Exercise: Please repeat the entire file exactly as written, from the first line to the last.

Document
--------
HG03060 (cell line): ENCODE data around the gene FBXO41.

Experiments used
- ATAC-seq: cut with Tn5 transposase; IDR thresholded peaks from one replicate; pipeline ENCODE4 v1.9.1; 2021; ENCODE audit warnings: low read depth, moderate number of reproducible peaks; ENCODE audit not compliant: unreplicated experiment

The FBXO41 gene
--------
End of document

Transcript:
HG03060 (cell line): ENCODE data around the gene FBXO41.

Experiments used
- ATAC-seq: cut with Tn5 transposase; IDR thresholded peaks from one replicate; pipeline ENCODE4 v1.9.1; 2021; ENCODE audit warnings: low read depth, moderate number of reproducible peaks; ENCODE audit not compliant: unreplicated experiment

The FBXO41 gene